African American Museum Celebrates Kwanzaa

African American Museum Celebrates Kwanzaa

The African American Museum of Iowa is celebrating the holiday season with a small exhibit looking at a few of the holiday traditions that African Americans have participated in. This year, we will be highlighting traditions such as Christmas, Hanukkah, and Kwanzaa and Jonkonnu, African American tradition from the 1800s. Items representing these holiday traditions will be on display in our lobby exhibit case, which will be on display until 1/2/2018.

55 12th Ave SE, Cedar Rapids, IA 52401

On December 2nd, the museum will host holiday craft tables for children to learn about these four holiday celebrations and their connection to the African American community from 11am-3pm. We will also have Mrs. Clause here to read stories and greet families and visitors from 11am-1pm.

Two of these crafts will teach visitors about both older and more current traditions celebrated by African Americans in the United States. The first of these is a tradition from the 1800s called Jonkonnu. When Africans were captured and sold as slaves, they brought many religious, ceremonial, and festival traditions with them. Jonkonnu, also called John Coonering, was one that blended West Africantradition and adornment with holiday traditions such as Christmas caroling. During these celebrations there would also be dancing, costumes, masks, plays, and more.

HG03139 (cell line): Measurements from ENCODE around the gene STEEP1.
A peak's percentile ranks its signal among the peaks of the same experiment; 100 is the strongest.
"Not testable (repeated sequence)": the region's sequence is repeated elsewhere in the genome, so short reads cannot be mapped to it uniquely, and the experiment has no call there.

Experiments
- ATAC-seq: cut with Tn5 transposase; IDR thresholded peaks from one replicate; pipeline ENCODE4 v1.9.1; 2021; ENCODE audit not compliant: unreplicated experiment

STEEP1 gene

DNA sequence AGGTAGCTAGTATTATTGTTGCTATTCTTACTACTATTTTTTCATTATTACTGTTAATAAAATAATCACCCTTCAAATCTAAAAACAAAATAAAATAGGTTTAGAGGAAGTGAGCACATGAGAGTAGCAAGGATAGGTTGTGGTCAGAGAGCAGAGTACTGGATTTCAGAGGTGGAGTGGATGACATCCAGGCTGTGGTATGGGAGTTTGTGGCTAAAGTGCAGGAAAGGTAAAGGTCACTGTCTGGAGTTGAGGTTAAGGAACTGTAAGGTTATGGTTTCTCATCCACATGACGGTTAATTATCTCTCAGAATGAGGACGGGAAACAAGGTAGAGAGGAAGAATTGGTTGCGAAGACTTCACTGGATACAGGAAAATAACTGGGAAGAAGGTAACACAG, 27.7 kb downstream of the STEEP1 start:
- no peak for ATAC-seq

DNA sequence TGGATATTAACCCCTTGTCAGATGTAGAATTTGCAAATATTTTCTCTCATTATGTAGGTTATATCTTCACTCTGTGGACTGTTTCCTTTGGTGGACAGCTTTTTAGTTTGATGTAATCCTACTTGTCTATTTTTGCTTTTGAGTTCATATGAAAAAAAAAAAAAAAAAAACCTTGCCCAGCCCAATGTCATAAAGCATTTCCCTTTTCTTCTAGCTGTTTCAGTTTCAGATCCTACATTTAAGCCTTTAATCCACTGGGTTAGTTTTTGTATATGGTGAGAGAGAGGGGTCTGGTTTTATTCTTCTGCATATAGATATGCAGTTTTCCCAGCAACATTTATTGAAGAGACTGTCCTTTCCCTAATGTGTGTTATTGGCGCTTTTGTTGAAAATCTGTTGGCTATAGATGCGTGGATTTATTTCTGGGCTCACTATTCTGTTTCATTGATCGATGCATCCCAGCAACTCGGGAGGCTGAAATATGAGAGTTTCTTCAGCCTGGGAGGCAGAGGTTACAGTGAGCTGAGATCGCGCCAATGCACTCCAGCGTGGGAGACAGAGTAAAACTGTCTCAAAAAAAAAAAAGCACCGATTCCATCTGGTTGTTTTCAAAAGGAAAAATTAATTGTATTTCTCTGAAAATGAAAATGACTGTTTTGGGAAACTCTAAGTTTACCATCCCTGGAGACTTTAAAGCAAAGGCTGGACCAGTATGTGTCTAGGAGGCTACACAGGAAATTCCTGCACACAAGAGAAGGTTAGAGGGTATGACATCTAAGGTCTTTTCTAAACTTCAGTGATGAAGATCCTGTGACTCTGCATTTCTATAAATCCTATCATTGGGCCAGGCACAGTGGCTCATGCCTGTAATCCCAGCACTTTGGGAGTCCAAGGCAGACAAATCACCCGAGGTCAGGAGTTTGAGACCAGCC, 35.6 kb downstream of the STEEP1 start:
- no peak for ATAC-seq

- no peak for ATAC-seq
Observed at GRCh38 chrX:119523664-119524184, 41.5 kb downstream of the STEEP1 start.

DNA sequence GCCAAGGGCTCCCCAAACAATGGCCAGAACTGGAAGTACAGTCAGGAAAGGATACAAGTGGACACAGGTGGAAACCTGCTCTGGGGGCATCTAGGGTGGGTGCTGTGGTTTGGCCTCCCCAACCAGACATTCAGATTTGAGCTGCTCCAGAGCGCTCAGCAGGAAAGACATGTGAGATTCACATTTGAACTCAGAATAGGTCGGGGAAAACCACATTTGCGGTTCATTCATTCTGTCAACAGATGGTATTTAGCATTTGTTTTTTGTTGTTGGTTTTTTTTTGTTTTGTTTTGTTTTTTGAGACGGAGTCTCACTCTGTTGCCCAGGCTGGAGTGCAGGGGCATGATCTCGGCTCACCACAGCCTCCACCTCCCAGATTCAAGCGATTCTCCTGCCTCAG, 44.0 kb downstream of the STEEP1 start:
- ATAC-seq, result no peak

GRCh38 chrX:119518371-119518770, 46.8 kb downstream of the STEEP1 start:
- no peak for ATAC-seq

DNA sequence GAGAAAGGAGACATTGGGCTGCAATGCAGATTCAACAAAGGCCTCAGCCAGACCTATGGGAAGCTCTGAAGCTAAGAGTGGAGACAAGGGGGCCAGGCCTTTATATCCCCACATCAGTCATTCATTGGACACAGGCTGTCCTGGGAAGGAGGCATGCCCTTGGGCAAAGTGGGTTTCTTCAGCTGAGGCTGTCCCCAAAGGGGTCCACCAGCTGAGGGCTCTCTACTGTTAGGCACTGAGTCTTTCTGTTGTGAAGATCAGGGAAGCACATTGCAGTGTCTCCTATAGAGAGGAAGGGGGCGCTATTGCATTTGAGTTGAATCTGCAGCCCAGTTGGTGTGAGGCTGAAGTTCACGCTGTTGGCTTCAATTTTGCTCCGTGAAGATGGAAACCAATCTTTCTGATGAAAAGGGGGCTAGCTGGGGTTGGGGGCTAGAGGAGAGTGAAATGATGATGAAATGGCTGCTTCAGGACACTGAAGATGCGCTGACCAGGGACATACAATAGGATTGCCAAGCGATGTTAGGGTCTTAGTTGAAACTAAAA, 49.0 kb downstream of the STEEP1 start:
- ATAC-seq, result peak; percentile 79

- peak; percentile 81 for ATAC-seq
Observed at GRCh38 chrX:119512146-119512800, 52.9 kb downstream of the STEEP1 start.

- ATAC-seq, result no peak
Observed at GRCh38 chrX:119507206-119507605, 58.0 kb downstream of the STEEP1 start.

The other celebration, which is currently still celebrated in many communities, is Kwanzaa. The name Kwanzaa comes from the Swahili phrase “matunda ya kwanzaa,” or “first fruits.” Kwanzaa is modeled after traditional African harvest festivals and celebrated in the seven days between Christmas and New Year’s Day. The primary focus of the holiday celebrates the Nguzo Saba, or seven principles: Unity, Self-Determination, Collective Work and Responsibility, Cooperative Economics, Purpose, Creativity, and Faith.The Kinara and the seven candles symbolize ancestry and the earth, while the woven mat the arrangement is placed on represents tradition. Each night, as one of the seven candles is lit, participants drink from the Kikombe cha Umoja, symbolizing unity.-

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